The inevitable analytics & optimization part of vir­tual power plants is handled by a set of configurable business templates.

It is the opposite of a rigid software platform, where each use case is mapped onto a closed box software solution. When it comes to take additional features into account, it is just the selection & configu­ra­tion of additional templates without having to wait for the integration of another vertical software solution.

PredictiveWorks template approach accelerates AI adoption for almost every project and use case. But to make this crystal clear: PredictiveWorks is a smart analytics platform and no silver-bullet for all phases of data-driven processes.

Tracking, collecting, aggregating or visualizing attributes and telemetry data of distri­buted energy resources is not in the focus of PredictiveWorks. Trying to connect any advanced analytics platform to huge amounts of raw data without any intermediate partner platform that covers the previous phases of a data process generates a single result: frustration.


The project team has been aware of this fact from the very beginning and decided to use the open-source IoT platform ThingsBoard as the appropriate partner system to collect, prepare and aggregate device and asset specific attributes and telemetry data at IoT scale before per­forming advanced analytics and optimization.

ThingsBoard has been selected by the team for several reasons:

Electric grids are not designed to interact with a whole bunch of individual residential solar bat­tery systems. It is important to organize and aggregate them to look like a traditional grid component, e.g. a large stream turbine.

ThingsBoard’s device and asset management provides a flexible mechanism to aggregate IoT devices into assets. Assets can be combined with other assets to build even more complex ob­jects.

Aggregation & Edge Platform

In this project, a ThingsBoard device is an individual residential site. The first level of aggre­gation is accomplished by an edge platform (Raspberry PI) installed on each site.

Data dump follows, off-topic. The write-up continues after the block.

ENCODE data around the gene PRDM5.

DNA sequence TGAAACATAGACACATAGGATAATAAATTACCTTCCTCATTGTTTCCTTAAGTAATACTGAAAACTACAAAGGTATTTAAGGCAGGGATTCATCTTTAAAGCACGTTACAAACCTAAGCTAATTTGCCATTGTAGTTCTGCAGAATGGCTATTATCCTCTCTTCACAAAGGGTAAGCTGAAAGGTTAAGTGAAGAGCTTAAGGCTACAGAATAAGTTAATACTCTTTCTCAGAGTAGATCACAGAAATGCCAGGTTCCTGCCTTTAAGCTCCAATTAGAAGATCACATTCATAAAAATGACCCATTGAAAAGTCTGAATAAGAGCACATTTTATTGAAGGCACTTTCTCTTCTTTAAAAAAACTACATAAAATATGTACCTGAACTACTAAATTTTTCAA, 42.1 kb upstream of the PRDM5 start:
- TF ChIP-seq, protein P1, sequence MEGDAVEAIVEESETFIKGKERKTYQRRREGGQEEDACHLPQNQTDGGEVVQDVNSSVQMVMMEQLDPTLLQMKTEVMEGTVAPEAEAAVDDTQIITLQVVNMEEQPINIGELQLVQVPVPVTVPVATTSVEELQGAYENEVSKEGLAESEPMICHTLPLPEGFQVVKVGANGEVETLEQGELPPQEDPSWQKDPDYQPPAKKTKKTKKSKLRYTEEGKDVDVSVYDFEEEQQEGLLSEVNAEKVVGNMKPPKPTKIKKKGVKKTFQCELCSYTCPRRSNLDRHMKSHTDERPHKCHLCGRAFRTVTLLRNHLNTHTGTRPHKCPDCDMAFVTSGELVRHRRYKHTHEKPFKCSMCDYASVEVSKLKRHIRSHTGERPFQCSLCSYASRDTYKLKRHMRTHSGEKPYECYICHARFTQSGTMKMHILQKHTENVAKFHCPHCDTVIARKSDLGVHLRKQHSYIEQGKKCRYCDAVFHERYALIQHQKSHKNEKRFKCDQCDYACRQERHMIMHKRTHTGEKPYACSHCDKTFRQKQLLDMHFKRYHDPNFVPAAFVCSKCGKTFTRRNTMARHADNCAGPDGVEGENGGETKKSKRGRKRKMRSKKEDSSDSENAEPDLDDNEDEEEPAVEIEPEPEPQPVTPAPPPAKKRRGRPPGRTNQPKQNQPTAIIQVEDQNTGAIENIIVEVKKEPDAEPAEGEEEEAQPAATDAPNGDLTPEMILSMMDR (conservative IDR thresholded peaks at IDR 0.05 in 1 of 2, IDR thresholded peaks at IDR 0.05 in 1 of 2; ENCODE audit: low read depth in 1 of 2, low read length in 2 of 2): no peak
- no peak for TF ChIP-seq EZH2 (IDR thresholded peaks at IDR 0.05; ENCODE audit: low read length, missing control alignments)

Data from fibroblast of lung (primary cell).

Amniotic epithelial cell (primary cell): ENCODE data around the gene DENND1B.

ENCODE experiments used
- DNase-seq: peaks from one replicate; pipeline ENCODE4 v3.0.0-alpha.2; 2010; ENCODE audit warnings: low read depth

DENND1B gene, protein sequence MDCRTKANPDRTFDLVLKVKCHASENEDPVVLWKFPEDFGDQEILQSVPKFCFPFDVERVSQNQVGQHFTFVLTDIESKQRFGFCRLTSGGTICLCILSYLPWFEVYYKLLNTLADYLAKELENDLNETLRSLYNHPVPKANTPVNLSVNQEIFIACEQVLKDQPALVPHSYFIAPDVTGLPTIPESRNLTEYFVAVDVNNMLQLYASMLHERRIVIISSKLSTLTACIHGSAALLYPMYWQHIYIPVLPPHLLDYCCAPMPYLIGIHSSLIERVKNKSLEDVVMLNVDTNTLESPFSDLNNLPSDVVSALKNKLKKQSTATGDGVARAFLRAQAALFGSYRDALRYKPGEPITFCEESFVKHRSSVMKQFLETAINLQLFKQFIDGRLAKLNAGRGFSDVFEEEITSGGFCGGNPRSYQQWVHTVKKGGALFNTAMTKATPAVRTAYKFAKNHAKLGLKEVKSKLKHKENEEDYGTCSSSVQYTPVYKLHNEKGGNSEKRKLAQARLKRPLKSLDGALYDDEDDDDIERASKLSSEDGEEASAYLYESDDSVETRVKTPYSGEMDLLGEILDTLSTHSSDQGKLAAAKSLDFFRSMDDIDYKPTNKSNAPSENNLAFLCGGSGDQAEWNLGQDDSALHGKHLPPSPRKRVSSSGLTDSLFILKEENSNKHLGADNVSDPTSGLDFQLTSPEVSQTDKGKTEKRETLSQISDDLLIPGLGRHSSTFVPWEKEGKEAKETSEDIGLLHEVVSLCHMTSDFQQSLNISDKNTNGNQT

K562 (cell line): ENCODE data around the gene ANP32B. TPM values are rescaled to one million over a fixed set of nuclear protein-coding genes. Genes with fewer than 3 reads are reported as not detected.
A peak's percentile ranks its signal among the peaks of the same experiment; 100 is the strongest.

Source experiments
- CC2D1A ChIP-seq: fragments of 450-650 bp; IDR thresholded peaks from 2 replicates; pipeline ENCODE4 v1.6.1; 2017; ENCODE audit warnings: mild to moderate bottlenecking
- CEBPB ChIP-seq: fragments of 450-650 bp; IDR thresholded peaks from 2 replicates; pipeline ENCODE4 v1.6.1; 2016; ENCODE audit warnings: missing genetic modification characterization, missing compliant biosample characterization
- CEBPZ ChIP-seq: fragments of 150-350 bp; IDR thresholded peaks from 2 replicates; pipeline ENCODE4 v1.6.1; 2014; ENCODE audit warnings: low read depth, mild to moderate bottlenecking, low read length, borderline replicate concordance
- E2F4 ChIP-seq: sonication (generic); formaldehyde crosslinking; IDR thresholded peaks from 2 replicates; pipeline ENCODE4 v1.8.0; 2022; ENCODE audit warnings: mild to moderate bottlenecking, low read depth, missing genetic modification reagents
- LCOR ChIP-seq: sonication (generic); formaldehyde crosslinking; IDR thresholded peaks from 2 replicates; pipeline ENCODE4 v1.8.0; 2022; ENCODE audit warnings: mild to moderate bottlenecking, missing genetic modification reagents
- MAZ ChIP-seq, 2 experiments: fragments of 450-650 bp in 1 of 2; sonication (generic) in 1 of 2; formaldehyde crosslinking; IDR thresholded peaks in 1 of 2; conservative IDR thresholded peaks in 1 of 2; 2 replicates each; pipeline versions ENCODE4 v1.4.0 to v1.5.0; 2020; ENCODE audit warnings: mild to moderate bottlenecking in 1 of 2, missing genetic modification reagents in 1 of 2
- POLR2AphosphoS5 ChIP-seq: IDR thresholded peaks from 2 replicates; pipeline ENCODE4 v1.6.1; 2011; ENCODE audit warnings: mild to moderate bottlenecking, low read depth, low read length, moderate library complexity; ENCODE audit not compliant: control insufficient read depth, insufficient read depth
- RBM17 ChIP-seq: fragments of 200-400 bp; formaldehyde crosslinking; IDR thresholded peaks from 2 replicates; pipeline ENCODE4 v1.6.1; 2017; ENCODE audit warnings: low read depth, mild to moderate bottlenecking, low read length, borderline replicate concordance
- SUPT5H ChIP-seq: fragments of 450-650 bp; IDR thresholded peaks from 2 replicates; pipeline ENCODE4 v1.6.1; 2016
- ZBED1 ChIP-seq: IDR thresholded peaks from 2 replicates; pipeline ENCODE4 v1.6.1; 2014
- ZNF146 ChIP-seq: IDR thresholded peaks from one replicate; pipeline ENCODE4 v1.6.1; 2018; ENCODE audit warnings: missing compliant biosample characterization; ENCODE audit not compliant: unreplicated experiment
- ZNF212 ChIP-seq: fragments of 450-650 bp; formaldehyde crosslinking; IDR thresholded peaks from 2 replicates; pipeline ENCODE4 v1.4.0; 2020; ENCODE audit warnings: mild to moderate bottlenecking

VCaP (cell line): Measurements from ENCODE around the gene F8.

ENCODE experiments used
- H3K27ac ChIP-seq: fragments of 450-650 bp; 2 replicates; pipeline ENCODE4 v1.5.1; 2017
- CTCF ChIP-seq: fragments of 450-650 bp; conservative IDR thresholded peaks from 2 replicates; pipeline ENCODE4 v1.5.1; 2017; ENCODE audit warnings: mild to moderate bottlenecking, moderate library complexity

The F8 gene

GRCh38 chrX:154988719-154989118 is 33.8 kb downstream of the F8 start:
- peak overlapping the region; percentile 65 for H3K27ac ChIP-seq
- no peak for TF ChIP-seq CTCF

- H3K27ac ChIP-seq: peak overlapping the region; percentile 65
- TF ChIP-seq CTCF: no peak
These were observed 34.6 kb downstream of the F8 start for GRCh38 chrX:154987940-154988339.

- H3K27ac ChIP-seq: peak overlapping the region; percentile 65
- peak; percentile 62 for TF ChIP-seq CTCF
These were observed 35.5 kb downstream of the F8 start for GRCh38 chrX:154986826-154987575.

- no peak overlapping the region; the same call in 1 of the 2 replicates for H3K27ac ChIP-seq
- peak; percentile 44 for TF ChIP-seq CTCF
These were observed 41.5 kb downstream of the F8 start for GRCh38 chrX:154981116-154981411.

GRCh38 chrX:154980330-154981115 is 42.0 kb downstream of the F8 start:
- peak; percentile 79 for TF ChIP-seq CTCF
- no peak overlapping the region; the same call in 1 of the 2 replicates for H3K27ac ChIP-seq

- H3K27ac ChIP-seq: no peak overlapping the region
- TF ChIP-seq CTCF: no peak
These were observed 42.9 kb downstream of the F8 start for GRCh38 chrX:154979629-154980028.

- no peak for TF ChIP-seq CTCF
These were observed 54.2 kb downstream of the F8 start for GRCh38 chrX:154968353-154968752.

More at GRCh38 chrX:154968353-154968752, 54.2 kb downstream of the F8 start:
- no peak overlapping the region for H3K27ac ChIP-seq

It aggregates batteries, con­trollers, in­verters, smart meters and other elementary IoT devices and abstracts from the diversity of installations and home loads.

Edge platforms represent an important component of project’s architecture of virtual power plants e.g. for the performance, resilience and security of the system.

The second level is accomplished by ThingsBoard. Devices are aggregated as assets repre­sen­ting virtual (sub-)stations following geographic or administrative factors.

A third aggregation level is used to organize larger virtual components (such as stations), and the fourth and final level is the top level of the virtual power plant.

Rule Engine

Another ThingsBoard feature that was important for this project, is its rule engine for data pro­cessing and actions on incoming events such as publishing to third party platforms.

From an architectural point of view, ThingsBoard leverages Akka actors and Netty for high-perfor­man­ce coordination of messages between millions of devices. As a result, a single in­stance can constantly handle 20,000+ devices and 30,000 MQTT messages per se­cond.

All this makes ThingsBoard an excellent choice to become a key component in the architec­tu­re of a virtual power plant.

Lessons learned

ThingsBoard leverages Apache Cassandra as its NoSQL storage component. In this project, Cassandra was replaced by CrateDB as IoT scale database due to its performance and con­venient SQL foundation.